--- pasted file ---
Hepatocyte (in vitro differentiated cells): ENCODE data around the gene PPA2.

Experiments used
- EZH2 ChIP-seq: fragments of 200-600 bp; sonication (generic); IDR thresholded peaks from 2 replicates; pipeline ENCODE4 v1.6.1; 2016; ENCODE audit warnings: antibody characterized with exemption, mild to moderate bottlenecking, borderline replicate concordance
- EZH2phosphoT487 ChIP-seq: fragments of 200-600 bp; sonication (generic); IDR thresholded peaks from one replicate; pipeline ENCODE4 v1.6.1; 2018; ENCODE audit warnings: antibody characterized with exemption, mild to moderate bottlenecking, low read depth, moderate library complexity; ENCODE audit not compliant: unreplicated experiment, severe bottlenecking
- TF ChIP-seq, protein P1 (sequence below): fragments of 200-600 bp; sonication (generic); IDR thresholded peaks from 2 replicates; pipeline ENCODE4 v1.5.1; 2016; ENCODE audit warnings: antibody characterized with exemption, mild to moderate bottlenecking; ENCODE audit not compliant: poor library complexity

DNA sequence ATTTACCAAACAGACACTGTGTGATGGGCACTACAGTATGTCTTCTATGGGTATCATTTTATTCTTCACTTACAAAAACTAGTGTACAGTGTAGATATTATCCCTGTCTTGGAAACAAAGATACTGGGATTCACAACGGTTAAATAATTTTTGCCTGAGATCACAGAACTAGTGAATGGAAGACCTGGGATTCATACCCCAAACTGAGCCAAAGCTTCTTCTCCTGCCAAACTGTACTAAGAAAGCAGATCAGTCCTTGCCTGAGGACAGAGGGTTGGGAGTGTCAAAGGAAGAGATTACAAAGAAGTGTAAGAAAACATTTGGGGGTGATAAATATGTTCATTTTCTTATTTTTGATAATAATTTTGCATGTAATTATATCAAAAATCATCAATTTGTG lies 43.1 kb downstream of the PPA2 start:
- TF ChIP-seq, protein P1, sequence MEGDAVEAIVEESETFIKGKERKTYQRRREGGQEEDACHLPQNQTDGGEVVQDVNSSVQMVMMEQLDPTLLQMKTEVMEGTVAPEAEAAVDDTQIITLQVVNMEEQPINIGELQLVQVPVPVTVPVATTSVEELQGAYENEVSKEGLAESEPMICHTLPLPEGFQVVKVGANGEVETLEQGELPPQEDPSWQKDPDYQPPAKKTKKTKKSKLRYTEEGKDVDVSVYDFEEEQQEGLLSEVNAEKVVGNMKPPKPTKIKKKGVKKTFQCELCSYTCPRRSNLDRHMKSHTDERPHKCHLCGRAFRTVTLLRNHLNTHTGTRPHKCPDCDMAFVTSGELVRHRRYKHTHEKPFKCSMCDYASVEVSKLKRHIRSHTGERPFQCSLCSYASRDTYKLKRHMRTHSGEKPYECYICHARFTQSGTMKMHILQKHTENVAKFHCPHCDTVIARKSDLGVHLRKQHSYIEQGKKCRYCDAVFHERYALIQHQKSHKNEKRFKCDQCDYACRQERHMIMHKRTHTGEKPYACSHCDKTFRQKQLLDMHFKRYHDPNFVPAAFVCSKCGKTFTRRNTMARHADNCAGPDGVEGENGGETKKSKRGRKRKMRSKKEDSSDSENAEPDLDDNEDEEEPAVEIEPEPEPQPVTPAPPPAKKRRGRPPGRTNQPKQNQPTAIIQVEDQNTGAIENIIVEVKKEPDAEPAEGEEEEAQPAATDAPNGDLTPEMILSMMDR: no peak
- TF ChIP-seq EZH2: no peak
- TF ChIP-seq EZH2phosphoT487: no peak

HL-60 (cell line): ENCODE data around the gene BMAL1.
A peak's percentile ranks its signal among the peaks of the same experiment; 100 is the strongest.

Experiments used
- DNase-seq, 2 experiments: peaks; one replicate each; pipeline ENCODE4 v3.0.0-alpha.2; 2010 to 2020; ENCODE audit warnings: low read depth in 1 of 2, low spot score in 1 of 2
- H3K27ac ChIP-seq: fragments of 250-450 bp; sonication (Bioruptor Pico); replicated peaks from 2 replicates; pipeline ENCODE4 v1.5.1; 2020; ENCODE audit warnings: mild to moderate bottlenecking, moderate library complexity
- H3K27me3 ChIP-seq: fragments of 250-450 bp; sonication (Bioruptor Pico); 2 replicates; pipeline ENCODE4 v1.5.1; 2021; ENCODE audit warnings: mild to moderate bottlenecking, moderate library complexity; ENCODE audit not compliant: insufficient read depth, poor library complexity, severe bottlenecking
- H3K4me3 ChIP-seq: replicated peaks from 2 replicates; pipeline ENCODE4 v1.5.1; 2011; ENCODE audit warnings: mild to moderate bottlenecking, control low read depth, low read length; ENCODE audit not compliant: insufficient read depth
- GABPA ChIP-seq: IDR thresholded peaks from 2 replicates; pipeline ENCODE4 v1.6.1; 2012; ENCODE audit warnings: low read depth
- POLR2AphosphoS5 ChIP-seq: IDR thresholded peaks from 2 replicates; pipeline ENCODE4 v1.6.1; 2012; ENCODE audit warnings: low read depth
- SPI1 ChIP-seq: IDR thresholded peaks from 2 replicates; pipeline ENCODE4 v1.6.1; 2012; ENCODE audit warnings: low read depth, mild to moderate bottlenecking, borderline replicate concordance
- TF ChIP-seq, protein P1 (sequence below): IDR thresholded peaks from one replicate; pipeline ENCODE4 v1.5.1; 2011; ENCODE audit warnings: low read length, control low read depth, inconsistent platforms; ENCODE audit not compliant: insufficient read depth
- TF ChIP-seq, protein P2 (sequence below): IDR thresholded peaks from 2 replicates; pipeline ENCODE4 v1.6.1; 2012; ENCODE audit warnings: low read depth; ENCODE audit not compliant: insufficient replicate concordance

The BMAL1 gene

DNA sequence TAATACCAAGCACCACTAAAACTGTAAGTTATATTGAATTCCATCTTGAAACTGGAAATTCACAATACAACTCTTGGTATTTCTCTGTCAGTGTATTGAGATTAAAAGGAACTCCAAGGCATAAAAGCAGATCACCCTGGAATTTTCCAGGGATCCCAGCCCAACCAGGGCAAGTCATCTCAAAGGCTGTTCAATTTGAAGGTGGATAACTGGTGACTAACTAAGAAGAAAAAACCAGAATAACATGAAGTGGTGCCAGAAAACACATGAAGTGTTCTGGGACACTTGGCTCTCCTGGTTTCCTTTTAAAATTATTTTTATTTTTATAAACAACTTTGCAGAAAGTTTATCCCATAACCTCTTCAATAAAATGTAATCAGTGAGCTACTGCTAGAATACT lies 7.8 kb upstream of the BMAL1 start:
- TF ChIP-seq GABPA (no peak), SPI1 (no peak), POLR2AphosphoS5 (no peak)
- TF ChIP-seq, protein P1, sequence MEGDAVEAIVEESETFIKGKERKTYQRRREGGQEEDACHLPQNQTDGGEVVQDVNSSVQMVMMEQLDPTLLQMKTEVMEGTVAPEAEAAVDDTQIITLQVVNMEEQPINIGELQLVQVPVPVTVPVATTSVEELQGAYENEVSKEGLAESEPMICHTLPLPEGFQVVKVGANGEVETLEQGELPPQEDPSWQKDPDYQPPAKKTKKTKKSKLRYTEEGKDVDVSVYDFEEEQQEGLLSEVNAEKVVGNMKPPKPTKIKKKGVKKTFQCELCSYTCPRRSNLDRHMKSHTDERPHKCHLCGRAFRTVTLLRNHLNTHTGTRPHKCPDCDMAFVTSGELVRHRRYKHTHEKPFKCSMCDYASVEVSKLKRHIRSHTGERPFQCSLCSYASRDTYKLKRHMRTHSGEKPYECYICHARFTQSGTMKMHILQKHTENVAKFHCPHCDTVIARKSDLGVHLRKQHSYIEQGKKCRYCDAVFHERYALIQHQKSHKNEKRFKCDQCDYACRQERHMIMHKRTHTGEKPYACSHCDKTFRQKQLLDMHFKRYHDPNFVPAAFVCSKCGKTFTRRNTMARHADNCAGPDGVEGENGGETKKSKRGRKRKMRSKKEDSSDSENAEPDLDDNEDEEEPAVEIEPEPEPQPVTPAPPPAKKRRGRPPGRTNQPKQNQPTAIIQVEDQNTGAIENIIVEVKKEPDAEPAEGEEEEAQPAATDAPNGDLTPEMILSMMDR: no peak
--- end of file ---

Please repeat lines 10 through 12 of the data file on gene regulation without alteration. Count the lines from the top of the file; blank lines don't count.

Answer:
HL-60 (cell line): ENCODE data around the gene BMAL1.
A peak's percentile ranks its signal among the peaks of the same experiment; 100 is the strongest.

Experiments used